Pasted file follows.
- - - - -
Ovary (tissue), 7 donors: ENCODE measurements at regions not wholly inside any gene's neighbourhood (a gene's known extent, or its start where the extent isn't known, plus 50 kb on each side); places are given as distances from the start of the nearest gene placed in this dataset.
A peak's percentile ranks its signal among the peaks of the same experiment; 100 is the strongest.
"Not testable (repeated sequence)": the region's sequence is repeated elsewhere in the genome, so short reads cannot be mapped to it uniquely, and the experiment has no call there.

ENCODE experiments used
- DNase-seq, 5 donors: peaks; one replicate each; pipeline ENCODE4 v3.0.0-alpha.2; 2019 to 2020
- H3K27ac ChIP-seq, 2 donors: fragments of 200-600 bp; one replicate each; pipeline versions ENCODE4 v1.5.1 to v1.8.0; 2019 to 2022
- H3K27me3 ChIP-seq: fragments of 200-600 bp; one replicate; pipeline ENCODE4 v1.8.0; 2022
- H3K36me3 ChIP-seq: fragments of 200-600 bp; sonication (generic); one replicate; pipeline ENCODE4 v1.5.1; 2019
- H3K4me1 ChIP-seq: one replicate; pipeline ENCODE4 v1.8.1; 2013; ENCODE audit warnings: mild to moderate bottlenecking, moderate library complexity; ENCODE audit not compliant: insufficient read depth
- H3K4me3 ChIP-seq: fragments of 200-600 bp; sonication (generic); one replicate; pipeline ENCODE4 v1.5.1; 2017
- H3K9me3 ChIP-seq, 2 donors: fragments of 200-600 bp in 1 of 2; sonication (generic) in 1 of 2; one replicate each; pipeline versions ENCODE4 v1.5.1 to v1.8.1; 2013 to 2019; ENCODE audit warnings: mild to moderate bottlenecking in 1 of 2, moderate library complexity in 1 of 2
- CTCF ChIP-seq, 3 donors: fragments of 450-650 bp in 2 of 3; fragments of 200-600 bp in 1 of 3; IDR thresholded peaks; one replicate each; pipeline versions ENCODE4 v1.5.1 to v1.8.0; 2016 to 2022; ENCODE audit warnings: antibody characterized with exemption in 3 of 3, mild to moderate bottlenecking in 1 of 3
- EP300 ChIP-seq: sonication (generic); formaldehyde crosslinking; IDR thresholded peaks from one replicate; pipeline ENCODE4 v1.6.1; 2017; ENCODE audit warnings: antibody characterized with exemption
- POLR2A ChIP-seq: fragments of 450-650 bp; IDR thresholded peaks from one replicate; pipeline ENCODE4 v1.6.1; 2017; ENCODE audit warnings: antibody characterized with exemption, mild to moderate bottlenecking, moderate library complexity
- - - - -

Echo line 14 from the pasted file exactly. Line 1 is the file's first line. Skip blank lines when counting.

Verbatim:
- POLR2A ChIP-seq: fragments of 450-650 bp; IDR thresholded peaks from one replicate; pipeline ENCODE4 v1.6.1; 2017; ENCODE audit warnings: antibody characterized with exemption, mild to moderate bottlenecking, moderate library complexity